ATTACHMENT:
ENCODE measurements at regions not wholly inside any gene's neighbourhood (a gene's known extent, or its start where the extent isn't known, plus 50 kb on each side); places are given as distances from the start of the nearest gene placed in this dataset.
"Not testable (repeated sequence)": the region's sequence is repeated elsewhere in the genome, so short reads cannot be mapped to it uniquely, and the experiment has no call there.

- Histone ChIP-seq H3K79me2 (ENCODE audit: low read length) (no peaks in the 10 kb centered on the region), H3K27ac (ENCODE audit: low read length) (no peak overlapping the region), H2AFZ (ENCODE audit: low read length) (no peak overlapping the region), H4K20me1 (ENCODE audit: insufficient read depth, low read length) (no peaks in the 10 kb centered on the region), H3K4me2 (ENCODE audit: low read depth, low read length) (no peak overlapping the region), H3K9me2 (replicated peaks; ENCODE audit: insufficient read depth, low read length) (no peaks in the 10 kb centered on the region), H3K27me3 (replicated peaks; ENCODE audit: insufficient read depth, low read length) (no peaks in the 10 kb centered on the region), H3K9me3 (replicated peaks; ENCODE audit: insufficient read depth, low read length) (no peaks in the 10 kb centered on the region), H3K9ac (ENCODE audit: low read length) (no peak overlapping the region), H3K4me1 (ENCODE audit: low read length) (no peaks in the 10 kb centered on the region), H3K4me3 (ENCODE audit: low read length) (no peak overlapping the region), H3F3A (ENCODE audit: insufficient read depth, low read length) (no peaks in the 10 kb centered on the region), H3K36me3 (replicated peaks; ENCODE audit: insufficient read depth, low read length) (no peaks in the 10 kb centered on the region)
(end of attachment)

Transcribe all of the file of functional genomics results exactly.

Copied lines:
ENCODE measurements at regions not wholly inside any gene's neighbourhood (a gene's known extent, or its start where the extent isn't known, plus 50 kb on each side); places are given as distances from the start of the nearest gene placed in this dataset.
"Not testable (repeated sequence)": the region's sequence is repeated elsewhere in the genome, so short reads cannot be mapped to it uniquely, and the experiment has no call there.

- Histone ChIP-seq H3K79me2 (ENCODE audit: low read length) (no peaks in the 10 kb centered on the region), H3K27ac (ENCODE audit: low read length) (no peak overlapping the region), H2AFZ (ENCODE audit: low read length) (no peak overlapping the region), H4K20me1 (ENCODE audit: insufficient read depth, low read length) (no peaks in the 10 kb centered on the region), H3K4me2 (ENCODE audit: low read depth, low read length) (no peak overlapping the region), H3K9me2 (replicated peaks; ENCODE audit: insufficient read depth, low read length) (no peaks in the 10 kb centered on the region), H3K27me3 (replicated peaks; ENCODE audit: insufficient read depth, low read length) (no peaks in the 10 kb centered on the region), H3K9me3 (replicated peaks; ENCODE audit: insufficient read depth, low read length) (no peaks in the 10 kb centered on the region), H3K9ac (ENCODE audit: low read length) (no peak overlapping the region), H3K4me1 (ENCODE audit: low read length) (no peaks in the 10 kb centered on the region), H3K4me3 (ENCODE audit: low read length) (no peak overlapping the region), H3F3A (ENCODE audit: insufficient read depth, low read length) (no peaks in the 10 kb centered on the region), H3K36me3 (replicated peaks; ENCODE audit: insufficient read depth, low read length) (no peaks in the 10 kb centered on the region)